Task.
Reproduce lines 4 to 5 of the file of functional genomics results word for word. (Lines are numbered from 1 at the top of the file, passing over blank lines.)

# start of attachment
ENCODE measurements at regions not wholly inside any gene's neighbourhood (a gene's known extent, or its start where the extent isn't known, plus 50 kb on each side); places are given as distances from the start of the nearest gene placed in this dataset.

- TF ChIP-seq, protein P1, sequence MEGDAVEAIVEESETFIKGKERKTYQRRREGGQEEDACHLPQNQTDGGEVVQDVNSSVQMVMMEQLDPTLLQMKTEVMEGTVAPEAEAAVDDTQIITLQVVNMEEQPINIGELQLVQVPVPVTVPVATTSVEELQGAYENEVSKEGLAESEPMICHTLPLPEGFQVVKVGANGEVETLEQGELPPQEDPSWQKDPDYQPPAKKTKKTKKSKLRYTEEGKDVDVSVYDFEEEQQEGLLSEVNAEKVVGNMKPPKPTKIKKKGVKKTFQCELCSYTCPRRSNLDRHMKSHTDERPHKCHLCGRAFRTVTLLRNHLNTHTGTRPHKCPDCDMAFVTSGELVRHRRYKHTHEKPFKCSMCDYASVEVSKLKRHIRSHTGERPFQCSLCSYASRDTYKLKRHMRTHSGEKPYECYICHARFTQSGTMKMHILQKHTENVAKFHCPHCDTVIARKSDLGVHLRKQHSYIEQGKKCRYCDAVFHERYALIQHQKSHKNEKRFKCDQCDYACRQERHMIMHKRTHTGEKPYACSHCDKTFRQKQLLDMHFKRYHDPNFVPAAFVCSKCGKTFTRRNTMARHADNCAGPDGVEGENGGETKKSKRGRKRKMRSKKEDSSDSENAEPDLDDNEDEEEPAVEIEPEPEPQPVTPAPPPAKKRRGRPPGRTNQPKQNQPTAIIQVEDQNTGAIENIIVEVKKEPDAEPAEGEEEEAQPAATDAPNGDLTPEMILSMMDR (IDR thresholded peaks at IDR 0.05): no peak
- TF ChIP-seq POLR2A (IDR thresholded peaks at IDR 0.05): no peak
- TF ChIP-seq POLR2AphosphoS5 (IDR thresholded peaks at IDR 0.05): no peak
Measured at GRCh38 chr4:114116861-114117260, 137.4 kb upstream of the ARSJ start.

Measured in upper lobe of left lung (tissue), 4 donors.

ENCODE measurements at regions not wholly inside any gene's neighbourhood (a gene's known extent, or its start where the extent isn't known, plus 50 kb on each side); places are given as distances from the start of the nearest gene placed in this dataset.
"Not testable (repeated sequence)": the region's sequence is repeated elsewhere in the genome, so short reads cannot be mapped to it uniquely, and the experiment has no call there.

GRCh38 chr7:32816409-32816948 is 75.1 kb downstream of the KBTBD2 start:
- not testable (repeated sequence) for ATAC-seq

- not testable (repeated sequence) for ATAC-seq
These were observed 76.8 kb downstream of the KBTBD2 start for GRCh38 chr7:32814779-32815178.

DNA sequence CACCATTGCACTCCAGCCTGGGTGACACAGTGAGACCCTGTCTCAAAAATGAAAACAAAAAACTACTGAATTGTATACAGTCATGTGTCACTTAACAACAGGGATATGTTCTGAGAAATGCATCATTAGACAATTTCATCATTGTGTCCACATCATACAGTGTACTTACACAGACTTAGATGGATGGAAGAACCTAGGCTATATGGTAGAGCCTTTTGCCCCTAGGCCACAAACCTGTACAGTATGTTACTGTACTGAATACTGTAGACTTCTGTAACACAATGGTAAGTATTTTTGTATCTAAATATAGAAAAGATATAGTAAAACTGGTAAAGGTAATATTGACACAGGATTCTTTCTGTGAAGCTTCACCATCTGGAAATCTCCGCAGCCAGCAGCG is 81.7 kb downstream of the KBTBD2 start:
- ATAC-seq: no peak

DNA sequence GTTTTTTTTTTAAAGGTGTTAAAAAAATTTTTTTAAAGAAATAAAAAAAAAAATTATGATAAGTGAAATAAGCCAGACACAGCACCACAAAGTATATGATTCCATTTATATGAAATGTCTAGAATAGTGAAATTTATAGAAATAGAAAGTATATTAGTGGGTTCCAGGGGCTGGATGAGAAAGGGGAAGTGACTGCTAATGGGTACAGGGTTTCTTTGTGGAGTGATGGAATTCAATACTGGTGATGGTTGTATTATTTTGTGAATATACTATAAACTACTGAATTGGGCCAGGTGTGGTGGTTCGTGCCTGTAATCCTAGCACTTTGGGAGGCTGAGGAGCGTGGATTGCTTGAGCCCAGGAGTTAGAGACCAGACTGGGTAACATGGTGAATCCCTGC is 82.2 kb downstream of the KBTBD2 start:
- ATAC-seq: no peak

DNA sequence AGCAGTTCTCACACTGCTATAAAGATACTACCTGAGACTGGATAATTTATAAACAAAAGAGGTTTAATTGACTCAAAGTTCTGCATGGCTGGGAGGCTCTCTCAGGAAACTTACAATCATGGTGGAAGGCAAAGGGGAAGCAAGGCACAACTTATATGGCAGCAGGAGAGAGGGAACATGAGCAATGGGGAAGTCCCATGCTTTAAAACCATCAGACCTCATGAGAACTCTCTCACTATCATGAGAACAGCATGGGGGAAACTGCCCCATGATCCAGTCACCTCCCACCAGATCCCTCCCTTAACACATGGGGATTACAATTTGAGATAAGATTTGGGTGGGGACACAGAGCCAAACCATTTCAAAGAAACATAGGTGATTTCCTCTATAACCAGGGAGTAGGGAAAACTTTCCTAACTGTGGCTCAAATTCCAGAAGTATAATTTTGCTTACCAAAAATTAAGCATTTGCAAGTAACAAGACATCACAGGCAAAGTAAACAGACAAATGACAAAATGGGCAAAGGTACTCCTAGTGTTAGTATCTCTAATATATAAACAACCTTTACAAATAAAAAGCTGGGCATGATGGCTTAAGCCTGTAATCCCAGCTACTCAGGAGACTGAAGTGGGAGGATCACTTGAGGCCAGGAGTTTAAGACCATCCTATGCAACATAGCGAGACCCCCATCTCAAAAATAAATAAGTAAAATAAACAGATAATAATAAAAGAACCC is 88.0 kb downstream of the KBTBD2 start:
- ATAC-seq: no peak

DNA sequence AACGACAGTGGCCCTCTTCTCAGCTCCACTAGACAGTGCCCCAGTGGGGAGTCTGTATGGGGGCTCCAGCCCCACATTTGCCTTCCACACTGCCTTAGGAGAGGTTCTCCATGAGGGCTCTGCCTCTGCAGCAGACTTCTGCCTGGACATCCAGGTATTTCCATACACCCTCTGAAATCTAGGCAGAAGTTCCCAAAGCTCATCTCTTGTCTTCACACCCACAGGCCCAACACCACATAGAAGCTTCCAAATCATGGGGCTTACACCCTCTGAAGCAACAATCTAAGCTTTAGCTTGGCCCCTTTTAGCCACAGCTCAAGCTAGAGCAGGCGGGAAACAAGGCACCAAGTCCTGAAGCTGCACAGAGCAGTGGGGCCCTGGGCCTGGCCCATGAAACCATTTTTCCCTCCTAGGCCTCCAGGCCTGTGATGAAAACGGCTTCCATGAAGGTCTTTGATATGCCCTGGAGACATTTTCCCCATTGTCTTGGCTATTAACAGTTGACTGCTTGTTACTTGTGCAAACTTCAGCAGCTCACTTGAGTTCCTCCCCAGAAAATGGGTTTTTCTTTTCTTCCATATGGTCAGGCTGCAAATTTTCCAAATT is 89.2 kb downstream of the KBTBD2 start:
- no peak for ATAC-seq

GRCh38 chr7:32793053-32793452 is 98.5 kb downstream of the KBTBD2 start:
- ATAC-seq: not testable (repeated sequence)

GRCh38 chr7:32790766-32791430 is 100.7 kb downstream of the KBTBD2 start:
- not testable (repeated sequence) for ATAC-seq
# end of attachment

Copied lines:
- TF ChIP-seq POLR2AphosphoS5 (IDR thresholded peaks at IDR 0.05): no peak
Measured at GRCh38 chr4:114116861-114117260, 137.4 kb upstream of the ARSJ start.